TV review: 'Arnold' a fantastic portrait of mature, remorseful Schwarzenegger

Arnold Schwarzenegger sits with his dog in "Arnold." Photo courtesy of Netflix
1 of 5 | Arnold Schwarzenegger sits with his dog in "Arnold." Photo courtesy of Netflix

LOS ANGELES, June 5 (UPI) -- 1977's Pumping Iron still contains Arnold Schwarzenegger's most charismatic performance, as himself. So the Netflix docuseries Arnold, premiering Wednesday, has a lot to live up to.

Fortunately, a lot has happened for Schwarzenegger since 1977. The three-hour series covers Schwarzenegger's bodybuilding, movie and political career in three parts.


Arnold still begins with bodybuilding. Even though it covers a lot of the same ground as Pumping Iron, the story of Schwarzenegger's rise in a competitive sport remains compelling.

Schwarzenegger is telling a lot of the stories from his autobiography, Total Recall, but even more than in an audiobook, you see Schwarzenegger tell it. He is still charismatic. There's a reason he became a star.

The bodybuilding story is also motivational, something that also served him well later in the political section. Schwarzenegger's proactive ambition is still contagious and inspiring.


A bodybuilder re-enacts some of Schwarzenegger's workouts, contrasted with scenes of Schwarzenegger working out in his own gym now, at age 75.

Director Lesley Chilcott's series also interviews Schwarzenegger's childhood friends and other bodybuilders. They are further added value content on top of the autobiography. Chilcott even spoke to Schwarzenegger's ex-girlfriend Barbara Outland Baker.

Schwarzenegger addresses steroid use in his bodybuilding days more than expected, which is to say he mentions it at all. Later, Schwarzenegger addresses other elephants in the room such as the son he fathered with the household maid.

That those subjects are included at all is respectable. It can't be easy to talk about, let alone admitting his culpability, but Schwarzenegger allows the series to be more than a hagiography.

Back to Part 2 though, about Schwarzenegger's movie career. While this covered the highlights from Conan and Terminator to True Lies and Batman & Robin, there are some treats for even the most thorough Arnold fan.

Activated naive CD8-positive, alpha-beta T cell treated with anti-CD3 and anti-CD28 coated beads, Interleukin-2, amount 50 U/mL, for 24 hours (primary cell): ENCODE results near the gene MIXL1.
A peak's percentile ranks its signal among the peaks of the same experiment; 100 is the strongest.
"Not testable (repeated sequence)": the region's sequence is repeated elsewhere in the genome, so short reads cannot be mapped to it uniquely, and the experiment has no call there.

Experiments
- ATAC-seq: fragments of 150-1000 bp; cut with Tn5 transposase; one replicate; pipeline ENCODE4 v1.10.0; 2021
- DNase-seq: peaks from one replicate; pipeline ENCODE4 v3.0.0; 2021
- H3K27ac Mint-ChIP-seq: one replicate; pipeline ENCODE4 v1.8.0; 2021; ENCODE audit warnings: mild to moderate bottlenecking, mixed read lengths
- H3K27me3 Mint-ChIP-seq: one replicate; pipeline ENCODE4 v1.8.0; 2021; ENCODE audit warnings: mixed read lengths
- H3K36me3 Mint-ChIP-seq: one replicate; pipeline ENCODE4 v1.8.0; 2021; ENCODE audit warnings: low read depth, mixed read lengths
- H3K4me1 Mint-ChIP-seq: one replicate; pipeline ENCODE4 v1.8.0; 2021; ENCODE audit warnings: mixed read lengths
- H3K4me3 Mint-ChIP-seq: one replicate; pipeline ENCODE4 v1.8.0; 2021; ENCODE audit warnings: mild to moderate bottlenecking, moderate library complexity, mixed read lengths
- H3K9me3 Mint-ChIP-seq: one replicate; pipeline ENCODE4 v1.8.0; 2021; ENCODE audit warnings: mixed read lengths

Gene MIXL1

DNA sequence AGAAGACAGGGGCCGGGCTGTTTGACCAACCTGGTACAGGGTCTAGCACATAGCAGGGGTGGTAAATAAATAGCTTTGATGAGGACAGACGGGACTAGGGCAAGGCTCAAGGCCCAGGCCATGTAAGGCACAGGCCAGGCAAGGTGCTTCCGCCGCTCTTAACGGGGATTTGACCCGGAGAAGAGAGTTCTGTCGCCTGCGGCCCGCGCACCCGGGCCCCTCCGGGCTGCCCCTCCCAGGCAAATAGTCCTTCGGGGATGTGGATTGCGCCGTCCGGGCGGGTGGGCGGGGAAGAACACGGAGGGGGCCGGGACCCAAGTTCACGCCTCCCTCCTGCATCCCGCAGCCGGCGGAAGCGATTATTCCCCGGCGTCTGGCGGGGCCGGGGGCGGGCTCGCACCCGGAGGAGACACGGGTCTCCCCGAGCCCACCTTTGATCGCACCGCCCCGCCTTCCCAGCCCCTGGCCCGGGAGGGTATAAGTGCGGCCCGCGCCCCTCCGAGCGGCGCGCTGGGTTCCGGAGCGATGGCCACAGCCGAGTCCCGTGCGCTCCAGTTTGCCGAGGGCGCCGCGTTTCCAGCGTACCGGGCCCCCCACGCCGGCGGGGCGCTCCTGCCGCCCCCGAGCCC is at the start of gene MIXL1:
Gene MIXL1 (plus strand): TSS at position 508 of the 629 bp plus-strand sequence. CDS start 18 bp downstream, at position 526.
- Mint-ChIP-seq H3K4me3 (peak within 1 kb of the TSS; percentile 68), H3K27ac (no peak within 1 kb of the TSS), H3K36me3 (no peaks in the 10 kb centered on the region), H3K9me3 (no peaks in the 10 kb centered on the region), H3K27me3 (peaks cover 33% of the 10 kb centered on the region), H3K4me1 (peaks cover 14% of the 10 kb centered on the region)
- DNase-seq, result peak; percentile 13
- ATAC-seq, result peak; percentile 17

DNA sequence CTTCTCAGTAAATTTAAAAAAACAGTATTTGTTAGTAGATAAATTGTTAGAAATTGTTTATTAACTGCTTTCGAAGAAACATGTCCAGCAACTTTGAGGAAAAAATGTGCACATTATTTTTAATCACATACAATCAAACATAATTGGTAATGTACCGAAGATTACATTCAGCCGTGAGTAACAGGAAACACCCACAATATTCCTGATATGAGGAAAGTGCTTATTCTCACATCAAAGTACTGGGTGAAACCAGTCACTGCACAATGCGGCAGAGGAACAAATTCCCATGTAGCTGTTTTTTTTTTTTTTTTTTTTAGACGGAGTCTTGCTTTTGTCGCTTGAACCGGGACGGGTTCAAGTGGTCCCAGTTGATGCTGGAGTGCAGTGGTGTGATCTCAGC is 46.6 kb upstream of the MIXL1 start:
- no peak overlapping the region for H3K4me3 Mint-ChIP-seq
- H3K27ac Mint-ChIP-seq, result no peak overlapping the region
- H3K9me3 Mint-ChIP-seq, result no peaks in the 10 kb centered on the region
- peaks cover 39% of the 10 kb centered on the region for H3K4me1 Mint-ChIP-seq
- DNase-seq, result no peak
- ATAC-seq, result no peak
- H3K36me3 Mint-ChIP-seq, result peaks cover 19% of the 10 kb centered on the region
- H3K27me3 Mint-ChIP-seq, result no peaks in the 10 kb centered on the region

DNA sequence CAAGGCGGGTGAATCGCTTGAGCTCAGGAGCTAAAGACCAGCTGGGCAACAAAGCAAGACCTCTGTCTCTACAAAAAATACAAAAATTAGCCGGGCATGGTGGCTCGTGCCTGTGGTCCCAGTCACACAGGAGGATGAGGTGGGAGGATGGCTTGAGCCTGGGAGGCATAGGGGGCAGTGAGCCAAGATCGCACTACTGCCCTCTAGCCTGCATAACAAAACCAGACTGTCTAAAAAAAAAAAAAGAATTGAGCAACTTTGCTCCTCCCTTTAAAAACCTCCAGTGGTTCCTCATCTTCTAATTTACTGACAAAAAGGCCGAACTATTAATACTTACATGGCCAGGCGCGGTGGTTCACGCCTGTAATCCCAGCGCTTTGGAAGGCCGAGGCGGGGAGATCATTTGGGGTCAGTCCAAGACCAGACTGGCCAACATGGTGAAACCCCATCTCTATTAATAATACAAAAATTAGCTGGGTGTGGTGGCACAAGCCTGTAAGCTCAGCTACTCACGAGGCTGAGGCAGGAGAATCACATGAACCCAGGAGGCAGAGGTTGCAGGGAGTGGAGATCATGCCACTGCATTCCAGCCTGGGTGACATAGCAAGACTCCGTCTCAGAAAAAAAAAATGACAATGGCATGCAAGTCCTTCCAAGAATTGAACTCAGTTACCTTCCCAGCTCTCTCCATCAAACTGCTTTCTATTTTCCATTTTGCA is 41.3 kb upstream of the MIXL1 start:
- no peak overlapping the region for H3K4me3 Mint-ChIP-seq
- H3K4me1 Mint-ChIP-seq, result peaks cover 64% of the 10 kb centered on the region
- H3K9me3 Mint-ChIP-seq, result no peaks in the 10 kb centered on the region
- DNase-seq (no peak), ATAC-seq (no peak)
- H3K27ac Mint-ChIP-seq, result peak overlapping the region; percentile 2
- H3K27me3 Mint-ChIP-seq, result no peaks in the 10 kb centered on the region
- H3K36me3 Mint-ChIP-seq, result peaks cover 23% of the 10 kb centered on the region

Chilcott includes some of Schwarzenegger's original audio from Hercules In New York which was ultimately dubbed over.

Co-stars and directors speak about Schwarzenegger, again broadening the perspective from his autobiography. That includes the late Ivan Reitman as well as James Cameron, Linda Hamilton, Jamie Lee Curtis and more.


They need to be there to explain how Schwarzenegger's career happened from the other side. Most notably, the series gives Sylvester Stallone ample time to explain his point of view on their '80s rivalry.

Schwarzengger remains the ultimate hype man. He calls "I'll be back" the most quoted line in movie history. It's big, but "Here's lookin' at you, kid" and "May The Force be with you" might top it.

Schwarzenegger knows he's "on" though. He describes it as the Austrian concept of schmäh, or B.S.

The film career section also includes how Schwarzenegger met and romanced Maria Shriver. When he talks about their romance now, it's bittersweet because he's alone and they're not together anymore.

In Part 3, Schwarzenegger is honest about his political strategy for the recall campaign and debates. As the series catches up to the present, Schwarzenegger copes with his body aging.

He no longer sees the sculpted shape he worked on in the mirror, despite having never slacked off on weight lifting. That's also life. At a certain point, the body takes its natural course.

Schwarzenegger hasn't lost his sense of showmanship since Pumping Iron. His accomplishments and regrets have grown more complex, making Arnold a more mature look at his life.


Fred Topel, who attended film school at Ithaca College, is a UPI entertainment writer based in Los Angeles. He has been a professional film critic since 1999, a Rotten Tomatoes critic since 2001 a member of the Television Critics Association since 2012 and the Critics Choice Association since 2023. Read more of his work in Entertainment.

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